Capturing carbon at the smokestack is a promising way to combat climate change, but the majority of Americans are unfamiliar with the technology, according to a new study from Princeton University.
“It’s a signal that more communication is necessary to the general public,” said Elke Weber, the senior author of the study, who is the Gerhard R. Andlinger Professor in Energy and the Environment and a professor of psychology and the School of Public and International Affairs.
“Right now, the technology has entered the policy space, but it has not trickled down to gain the level of recognition that wind and solar enjoy among the American public,” said Weber.
Carbon capture and sequestration (CCS) has surfaced as a tool for stymieing climate change that is gaining traction among politicians and industrialists alike. The CCS process involves capturing carbon dioxide gas from facilities — such as fossil fuel power plants, factories and refineries — before it enters the atmosphere and then piping it underground for permanent storage. CCS promises to reduce emissions from industrial processes like steel and cement production that are difficult to decarbonize. But critics cite concerns with the technology’s high cost and challenges in identifying viable storage sites. They also say it’s a way to extend the life of fossil fuel plants and pay a windfall to their owners.
Despite the criticism that the technology benefits the oil and gas sector, many see it as a crucial technology for preventing further buildup of atmospheric carbon dioxide and further planetary warming. Princeton’s Net-Zero America (NZA) study, released in December, mapped out five technological pathways through which the United States could achieve net-zero emissions. (The goal of “net-zero emissions” means adding to the atmosphere no more carbon dioxide or other greenhouse gases than are permanently removed from it.) Carbon capture is a key technology in all of the NZA scenarios; in one of the five, the carbon is used instead of sequestered underground, a concept known as carbon utilization.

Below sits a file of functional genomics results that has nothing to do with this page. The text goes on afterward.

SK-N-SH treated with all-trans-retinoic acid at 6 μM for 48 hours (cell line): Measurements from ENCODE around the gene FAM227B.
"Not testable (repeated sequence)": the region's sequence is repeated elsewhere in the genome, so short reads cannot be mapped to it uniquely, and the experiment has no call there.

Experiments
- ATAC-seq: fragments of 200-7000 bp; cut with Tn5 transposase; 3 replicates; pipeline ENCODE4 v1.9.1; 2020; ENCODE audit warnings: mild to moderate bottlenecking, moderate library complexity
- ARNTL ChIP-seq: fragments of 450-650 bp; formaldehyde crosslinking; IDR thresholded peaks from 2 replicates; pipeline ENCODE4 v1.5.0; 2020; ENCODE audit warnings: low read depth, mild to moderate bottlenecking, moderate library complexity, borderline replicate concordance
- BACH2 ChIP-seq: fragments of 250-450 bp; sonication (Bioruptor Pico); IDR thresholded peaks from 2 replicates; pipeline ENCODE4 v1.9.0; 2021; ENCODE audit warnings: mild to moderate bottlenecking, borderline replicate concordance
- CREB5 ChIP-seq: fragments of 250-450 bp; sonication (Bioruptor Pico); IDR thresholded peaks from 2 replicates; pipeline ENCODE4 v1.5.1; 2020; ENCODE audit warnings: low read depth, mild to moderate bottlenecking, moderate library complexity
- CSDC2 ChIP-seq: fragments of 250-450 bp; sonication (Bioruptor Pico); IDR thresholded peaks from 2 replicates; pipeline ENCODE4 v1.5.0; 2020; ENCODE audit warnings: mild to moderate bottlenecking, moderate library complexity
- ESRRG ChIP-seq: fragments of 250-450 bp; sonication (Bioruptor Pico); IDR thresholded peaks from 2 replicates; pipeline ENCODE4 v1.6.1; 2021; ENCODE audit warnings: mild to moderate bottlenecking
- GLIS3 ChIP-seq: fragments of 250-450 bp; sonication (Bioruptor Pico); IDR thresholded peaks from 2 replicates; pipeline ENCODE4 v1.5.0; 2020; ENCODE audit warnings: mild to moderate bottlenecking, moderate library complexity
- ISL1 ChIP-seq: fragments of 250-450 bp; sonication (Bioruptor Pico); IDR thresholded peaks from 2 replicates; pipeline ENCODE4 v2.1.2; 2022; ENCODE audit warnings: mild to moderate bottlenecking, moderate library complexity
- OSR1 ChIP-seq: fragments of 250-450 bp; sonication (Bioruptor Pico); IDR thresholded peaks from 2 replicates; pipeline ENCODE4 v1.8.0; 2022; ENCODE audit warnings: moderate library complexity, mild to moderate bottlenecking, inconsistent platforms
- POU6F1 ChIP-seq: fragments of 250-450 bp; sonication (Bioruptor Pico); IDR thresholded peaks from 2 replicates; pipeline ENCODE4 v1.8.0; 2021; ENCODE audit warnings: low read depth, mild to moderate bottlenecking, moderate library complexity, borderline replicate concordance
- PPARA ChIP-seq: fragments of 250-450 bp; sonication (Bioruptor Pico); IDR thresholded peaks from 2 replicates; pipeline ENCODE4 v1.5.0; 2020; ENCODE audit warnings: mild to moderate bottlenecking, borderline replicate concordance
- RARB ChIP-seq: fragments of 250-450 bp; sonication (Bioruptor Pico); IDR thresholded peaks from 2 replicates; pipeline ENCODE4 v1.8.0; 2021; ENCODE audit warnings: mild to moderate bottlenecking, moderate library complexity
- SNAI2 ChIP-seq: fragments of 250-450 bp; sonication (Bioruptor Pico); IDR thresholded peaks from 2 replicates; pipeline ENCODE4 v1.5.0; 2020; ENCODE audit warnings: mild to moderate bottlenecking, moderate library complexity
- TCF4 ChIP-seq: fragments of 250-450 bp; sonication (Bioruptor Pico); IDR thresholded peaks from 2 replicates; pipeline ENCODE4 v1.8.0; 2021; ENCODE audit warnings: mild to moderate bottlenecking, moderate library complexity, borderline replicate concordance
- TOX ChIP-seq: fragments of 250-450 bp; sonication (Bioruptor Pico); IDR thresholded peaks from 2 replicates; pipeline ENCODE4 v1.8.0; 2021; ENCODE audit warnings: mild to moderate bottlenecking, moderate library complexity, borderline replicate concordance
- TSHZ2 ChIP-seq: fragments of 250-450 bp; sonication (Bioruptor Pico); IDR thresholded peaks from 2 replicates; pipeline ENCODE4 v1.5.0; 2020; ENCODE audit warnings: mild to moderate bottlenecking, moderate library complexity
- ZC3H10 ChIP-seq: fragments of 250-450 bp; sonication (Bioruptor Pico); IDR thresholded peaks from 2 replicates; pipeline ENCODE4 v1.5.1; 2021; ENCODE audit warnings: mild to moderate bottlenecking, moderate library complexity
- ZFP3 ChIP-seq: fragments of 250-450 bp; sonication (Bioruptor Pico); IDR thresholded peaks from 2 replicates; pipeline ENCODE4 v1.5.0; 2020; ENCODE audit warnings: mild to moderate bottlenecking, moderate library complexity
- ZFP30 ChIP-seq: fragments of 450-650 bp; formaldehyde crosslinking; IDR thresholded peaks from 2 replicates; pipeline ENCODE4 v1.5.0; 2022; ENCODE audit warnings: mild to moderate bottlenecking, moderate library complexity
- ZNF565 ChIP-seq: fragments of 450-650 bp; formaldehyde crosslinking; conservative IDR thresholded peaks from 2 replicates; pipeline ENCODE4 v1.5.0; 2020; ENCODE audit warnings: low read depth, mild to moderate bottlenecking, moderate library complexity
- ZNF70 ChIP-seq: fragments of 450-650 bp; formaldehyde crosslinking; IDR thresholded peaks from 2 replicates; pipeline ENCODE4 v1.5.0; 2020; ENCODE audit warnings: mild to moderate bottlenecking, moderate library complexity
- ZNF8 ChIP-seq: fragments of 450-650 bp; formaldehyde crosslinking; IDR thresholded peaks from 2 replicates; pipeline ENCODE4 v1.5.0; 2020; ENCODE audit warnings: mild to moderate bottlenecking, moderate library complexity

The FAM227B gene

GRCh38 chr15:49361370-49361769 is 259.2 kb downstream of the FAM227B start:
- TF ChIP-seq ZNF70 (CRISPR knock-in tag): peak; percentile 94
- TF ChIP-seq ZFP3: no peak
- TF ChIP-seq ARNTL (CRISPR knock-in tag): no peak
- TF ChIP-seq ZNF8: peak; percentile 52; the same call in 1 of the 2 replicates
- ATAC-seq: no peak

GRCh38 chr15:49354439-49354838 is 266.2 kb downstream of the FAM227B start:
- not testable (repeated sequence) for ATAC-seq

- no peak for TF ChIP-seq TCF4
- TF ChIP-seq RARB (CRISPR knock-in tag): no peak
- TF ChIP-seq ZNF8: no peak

Every scenario for achieving net-zero emissions in the United States will require a buildout of carbon capture technology (though one requires utilizing the captured gas instead of sequestering it), according to the Net-Zero America study. Here, a map of the United States shows where carbon capture pipelines and projects would be in the year 2046 to 2050 under the high biomass (E- B+) scenario, in which bioenergy with carbon capture and storage (BECCS) is a primary energy resource.
Click to enlarge (Source: Net-Zero America report: https://netzeroamerica.princeton.edu/)
According to Weber’s research, published in the journal Energy Policy, over 80% of Americans either do not know of the technology or could not definitively say that they recognize it, which points to a gap in communication.
Weber said part of the reason Americans may not know about CCS is because they generally don’t see it. While CCS can theoretically work any place there is a smoke stack and a concentrated, steady waste gas stream, there are only 21 commercial, large-scale plants globally where CCS is currently being used, most of them in the United States and Canada. The waste carbon from the 21 plants is generally used for enhanced oil recovery, a process that pumps the recovered carbon dioxide into oil wells to get more oil from them and then stores the carbon dioxide permanently in the well, though there are other potential uses for the captured material like making chemicals and plastics or turning it into liquid fuels.
Weber said it’s important to educate the public more fully about the merits, risks, and need for the technology before carbon capture plants are proposed in more areas and communities.
“If researchers are more proactive in how the technology is being introduced and communicated to the public, the scientific community can have more of an influence on how it’s perceived by the public, rather than allowing divergent and ill-informed narratives to propagate. I see the fact that there is little public information on the topic and technology as an opportunity for storytelling and education campaigns,” said Weber.
According to the International Energy Agency (IEA), there are 12 carbon capture, utilization and storage “hubs” — industrial centers that utilize shared carbon transport and storage infrastructure — in development around the world. Carbon capture has been used at fertilizer, chemical, natural gas and power plants. At these facilities, carbon dioxide can be captured at a relatively low cost. But the IEA report noted that in other areas, including cement and steel, deployment has a long way to go. And according to the NZA study, the technology would need to scale up significantly in order to be effective at mitigating climate change. NZA estimates show that in order for the United States to reach net-zero emissions by 2050, the country may need to transport more than double the amount of oil that is being moved through pipelines today in carbon dioxide by equivalent volume.